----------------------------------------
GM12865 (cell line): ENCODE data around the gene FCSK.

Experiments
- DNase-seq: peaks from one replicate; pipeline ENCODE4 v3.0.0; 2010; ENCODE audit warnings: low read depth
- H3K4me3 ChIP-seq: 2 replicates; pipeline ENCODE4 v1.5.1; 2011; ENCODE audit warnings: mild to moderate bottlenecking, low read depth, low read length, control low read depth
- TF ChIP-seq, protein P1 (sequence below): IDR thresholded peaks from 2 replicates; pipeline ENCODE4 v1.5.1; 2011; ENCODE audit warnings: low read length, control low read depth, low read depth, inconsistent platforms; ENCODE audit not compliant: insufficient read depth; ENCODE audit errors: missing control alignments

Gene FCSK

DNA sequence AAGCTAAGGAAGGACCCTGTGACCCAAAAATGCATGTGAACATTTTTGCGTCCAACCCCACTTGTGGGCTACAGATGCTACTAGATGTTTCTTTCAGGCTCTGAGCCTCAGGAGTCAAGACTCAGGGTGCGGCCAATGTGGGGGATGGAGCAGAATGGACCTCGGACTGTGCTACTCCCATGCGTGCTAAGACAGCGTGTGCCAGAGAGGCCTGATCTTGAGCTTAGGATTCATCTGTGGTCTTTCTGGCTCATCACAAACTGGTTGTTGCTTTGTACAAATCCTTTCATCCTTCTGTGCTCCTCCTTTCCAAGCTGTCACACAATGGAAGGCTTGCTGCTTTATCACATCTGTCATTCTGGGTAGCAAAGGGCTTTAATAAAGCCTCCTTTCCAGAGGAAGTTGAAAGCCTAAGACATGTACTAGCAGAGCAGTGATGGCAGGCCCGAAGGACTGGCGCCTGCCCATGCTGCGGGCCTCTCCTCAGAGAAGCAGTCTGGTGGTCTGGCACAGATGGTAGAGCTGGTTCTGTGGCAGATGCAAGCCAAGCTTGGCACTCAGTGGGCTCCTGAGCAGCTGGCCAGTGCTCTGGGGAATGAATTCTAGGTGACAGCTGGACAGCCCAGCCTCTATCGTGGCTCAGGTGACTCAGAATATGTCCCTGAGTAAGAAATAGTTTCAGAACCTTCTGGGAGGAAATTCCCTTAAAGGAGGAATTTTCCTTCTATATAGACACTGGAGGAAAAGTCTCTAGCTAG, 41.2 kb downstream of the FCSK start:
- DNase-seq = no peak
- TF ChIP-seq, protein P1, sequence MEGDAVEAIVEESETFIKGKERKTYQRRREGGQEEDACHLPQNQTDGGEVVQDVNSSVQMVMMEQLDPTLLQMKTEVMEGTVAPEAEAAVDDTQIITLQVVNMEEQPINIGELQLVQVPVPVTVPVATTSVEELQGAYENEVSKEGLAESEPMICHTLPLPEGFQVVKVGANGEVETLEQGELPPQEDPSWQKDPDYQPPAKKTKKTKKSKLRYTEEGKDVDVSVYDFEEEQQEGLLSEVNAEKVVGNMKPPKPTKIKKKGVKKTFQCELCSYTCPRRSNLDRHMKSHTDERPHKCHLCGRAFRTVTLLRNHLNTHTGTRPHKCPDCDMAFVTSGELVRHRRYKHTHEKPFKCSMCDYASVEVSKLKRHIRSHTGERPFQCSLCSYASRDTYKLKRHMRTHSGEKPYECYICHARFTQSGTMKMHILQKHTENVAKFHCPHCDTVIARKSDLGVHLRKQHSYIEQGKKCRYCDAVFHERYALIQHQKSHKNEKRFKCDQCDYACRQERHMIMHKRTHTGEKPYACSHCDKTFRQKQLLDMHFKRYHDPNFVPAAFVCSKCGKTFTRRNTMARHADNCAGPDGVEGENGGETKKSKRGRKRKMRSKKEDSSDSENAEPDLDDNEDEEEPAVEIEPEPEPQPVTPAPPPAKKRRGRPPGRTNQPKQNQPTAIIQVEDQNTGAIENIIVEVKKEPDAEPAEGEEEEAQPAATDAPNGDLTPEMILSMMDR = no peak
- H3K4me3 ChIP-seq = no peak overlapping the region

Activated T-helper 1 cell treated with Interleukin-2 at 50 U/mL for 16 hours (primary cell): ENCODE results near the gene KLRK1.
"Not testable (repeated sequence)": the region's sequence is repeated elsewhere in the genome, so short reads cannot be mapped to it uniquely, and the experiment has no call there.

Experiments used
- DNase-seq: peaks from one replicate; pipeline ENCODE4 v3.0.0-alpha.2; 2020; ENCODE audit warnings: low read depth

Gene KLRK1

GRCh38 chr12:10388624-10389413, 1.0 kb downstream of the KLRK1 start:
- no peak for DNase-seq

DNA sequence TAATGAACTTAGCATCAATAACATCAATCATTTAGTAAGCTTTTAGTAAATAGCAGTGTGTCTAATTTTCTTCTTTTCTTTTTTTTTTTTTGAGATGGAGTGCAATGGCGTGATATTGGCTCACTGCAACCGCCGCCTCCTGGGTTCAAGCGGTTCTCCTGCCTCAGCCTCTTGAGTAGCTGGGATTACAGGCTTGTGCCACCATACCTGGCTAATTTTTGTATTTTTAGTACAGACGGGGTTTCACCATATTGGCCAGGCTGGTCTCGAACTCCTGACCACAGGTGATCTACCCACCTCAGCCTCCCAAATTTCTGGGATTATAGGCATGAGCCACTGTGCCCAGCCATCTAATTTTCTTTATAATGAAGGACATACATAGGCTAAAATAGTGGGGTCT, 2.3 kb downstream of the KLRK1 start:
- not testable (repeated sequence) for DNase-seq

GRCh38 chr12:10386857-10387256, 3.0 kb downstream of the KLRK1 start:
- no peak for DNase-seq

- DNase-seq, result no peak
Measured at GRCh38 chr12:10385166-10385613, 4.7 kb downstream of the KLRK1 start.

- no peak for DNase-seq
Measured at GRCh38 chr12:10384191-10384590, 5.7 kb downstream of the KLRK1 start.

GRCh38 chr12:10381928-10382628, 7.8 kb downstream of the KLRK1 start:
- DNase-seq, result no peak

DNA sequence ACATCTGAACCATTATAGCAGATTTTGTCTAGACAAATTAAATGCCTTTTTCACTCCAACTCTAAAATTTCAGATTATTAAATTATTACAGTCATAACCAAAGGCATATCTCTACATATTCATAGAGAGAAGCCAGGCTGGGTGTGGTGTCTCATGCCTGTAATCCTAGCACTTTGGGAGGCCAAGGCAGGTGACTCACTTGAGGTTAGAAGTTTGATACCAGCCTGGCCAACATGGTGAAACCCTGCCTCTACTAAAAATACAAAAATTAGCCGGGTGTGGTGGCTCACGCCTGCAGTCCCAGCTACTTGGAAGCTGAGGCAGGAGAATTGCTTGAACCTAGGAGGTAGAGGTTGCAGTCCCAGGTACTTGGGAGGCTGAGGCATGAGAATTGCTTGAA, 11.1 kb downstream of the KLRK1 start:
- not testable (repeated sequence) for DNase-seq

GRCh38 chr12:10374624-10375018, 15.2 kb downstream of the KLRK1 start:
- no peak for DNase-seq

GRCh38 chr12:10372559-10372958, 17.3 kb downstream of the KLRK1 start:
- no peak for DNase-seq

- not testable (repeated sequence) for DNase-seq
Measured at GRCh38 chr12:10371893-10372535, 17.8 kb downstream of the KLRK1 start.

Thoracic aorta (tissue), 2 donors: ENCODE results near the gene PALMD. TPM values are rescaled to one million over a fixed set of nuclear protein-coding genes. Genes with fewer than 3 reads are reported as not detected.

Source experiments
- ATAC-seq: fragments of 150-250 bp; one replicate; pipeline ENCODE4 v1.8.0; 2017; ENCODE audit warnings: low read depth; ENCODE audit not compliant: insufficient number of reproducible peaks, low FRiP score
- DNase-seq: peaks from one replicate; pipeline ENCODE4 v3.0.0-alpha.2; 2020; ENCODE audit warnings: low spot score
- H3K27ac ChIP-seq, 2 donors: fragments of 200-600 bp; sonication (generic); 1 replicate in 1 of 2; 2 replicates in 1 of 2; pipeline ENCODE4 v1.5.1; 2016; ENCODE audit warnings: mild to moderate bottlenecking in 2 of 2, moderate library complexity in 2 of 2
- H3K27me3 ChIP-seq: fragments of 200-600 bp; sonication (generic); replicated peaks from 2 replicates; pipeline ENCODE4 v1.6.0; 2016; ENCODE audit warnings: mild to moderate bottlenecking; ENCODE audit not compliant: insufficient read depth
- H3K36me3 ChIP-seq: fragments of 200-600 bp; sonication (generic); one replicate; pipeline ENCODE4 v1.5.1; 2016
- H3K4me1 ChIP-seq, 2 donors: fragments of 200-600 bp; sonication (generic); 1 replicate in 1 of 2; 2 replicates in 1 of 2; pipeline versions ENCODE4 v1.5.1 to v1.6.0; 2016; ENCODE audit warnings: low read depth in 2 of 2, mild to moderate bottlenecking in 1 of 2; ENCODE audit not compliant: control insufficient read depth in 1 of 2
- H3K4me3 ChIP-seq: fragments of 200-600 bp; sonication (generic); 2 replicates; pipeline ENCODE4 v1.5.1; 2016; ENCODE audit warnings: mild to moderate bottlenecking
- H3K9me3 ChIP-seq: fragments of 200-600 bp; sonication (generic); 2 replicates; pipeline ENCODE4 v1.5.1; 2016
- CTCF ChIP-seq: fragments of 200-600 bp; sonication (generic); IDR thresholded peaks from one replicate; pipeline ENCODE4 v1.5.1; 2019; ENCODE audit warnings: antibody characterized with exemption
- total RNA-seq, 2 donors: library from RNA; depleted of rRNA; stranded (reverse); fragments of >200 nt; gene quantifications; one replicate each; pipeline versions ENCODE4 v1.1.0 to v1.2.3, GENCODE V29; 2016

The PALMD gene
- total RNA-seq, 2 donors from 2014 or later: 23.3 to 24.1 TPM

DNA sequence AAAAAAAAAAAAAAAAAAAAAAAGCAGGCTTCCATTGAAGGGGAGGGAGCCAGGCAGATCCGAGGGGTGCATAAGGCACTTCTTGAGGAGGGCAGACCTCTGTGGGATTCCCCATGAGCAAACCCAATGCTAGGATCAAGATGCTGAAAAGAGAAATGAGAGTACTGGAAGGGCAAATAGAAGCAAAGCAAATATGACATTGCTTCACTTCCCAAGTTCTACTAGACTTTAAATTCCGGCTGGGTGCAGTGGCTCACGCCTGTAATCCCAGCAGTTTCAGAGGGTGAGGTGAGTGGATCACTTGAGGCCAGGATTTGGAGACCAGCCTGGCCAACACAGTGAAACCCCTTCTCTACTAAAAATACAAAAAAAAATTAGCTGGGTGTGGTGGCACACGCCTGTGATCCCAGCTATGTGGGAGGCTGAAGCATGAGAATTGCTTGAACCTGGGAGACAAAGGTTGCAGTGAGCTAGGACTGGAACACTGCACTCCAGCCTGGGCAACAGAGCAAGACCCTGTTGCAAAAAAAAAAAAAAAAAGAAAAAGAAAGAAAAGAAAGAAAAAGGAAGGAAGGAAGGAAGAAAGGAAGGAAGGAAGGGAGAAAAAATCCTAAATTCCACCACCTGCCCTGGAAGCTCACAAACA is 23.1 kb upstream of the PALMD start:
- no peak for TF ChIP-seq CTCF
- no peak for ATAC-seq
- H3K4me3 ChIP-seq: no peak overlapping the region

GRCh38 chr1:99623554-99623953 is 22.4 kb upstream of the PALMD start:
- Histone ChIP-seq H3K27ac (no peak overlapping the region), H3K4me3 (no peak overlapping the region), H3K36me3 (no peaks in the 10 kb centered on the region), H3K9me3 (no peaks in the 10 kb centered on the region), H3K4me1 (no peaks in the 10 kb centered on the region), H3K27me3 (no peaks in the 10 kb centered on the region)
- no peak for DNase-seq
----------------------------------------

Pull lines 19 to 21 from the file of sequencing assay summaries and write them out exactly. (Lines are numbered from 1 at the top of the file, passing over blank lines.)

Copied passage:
- not testable (repeated sequence) for DNase-seq

GRCh38 chr12:10386857-10387256, 3.0 kb downstream of the KLRK1 start:
- no peak for DNase-seq